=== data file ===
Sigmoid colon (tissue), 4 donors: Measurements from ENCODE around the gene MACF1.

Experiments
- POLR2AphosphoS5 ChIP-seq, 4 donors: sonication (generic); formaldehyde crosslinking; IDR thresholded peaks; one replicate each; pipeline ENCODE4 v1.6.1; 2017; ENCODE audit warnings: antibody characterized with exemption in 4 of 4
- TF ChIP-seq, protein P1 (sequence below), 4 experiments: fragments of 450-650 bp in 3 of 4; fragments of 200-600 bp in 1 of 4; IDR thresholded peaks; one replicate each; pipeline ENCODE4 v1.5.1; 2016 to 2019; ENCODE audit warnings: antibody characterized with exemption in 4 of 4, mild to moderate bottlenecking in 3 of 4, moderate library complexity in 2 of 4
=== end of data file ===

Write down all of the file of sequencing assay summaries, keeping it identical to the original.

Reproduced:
Sigmoid colon (tissue), 4 donors: Measurements from ENCODE around the gene MACF1.

Experiments
- POLR2AphosphoS5 ChIP-seq, 4 donors: sonication (generic); formaldehyde crosslinking; IDR thresholded peaks; one replicate each; pipeline ENCODE4 v1.6.1; 2017; ENCODE audit warnings: antibody characterized with exemption in 4 of 4
- TF ChIP-seq, protein P1 (sequence below), 4 experiments: fragments of 450-650 bp in 3 of 4; fragments of 200-600 bp in 1 of 4; IDR thresholded peaks; one replicate each; pipeline ENCODE4 v1.5.1; 2016 to 2019; ENCODE audit warnings: antibody characterized with exemption in 4 of 4, mild to moderate bottlenecking in 3 of 4, moderate library complexity in 2 of 4